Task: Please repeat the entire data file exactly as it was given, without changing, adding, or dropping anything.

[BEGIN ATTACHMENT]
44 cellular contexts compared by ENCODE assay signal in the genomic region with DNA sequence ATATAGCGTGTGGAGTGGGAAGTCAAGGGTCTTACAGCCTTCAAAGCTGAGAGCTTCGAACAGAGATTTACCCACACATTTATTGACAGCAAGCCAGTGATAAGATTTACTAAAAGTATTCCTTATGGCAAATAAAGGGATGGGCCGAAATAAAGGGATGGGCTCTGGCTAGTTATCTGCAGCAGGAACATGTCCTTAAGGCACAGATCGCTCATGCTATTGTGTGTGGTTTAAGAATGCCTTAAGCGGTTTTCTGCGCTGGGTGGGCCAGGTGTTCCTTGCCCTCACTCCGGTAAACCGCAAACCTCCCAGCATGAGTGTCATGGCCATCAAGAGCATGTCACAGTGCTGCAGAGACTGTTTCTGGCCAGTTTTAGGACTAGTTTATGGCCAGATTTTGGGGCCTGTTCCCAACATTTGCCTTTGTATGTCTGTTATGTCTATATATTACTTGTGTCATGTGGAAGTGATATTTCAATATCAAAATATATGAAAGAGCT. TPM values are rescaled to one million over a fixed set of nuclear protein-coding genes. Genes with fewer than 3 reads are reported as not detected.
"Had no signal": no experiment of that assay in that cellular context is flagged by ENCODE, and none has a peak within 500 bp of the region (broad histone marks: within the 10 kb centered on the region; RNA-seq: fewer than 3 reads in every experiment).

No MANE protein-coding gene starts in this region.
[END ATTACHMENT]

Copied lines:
44 cellular contexts compared by ENCODE assay signal in the genomic region with DNA sequence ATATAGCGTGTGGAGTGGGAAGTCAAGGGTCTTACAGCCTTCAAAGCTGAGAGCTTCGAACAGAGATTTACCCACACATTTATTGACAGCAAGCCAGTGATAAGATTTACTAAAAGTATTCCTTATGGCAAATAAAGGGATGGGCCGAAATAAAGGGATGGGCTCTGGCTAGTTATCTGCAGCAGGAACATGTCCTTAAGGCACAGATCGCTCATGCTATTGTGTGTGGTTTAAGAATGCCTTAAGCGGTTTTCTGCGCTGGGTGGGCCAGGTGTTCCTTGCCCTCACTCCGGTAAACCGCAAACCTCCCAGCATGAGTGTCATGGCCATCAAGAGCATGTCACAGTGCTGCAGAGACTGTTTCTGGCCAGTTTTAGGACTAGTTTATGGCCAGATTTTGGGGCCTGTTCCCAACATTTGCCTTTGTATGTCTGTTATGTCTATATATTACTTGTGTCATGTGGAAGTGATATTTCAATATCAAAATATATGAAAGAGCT. TPM values are rescaled to one million over a fixed set of nuclear protein-coding genes. Genes with fewer than 3 reads are reported as not detected.
"Had no signal": no experiment of that assay in that cellular context is flagged by ENCODE, and none has a peak within 500 bp of the region (broad histone marks: within the 10 kb centered on the region; RNA-seq: fewer than 3 reads in every experiment).

No MANE protein-coding gene starts in this region.